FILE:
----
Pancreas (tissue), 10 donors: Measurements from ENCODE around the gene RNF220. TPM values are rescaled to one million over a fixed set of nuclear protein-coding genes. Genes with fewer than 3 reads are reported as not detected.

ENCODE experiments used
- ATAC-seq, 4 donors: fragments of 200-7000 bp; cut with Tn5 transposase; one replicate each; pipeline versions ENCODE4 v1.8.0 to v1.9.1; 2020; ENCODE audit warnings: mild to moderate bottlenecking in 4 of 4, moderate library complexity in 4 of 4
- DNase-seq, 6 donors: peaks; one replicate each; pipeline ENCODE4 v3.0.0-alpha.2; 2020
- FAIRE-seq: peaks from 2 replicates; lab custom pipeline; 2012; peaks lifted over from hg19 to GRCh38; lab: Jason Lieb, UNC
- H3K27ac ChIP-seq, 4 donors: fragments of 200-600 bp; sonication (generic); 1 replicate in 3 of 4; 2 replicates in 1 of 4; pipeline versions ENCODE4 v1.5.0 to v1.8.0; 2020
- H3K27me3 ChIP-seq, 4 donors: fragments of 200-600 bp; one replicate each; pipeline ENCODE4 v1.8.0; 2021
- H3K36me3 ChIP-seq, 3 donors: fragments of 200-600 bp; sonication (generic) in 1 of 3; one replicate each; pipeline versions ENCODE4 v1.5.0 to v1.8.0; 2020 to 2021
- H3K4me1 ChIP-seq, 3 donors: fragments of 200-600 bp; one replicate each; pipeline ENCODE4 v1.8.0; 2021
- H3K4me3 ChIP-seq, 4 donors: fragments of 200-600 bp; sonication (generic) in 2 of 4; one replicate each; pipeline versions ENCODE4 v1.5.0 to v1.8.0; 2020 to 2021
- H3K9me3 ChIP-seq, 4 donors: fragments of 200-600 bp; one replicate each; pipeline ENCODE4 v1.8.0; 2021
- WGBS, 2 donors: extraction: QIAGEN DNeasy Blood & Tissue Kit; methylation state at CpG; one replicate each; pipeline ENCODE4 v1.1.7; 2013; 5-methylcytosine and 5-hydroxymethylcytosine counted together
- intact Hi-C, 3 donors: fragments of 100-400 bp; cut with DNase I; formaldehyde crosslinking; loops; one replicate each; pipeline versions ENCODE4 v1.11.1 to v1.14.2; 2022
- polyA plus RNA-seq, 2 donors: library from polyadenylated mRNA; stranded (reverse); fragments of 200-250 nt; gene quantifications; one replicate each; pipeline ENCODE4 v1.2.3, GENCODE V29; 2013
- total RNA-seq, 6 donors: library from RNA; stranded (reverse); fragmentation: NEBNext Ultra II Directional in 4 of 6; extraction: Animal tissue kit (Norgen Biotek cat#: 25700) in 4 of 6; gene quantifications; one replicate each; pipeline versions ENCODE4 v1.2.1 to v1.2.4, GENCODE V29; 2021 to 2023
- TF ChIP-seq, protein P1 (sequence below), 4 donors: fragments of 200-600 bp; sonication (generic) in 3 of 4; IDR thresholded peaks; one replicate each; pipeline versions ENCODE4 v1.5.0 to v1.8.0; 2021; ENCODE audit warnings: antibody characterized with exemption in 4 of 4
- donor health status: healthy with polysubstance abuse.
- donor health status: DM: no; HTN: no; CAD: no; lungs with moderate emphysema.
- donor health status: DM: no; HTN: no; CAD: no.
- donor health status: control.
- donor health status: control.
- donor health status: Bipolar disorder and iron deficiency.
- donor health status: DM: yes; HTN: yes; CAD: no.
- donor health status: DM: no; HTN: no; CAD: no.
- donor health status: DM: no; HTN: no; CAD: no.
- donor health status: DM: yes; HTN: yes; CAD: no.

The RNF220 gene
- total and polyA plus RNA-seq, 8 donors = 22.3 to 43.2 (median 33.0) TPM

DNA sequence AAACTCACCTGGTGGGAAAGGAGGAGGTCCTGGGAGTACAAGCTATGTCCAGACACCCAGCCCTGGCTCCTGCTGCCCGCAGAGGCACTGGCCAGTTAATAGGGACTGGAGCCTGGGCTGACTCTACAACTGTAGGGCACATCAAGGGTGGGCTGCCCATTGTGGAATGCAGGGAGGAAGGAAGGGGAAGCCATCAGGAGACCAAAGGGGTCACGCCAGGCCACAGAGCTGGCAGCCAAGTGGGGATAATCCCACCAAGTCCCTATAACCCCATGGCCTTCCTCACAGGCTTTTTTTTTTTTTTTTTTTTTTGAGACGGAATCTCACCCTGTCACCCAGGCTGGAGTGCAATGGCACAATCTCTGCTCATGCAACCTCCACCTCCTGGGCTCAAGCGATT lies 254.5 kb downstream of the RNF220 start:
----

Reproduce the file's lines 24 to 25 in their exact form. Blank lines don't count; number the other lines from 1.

- donor health status: DM: no; HTN: no; CAD: no.
- donor health status: DM: no; HTN: no; CAD: no.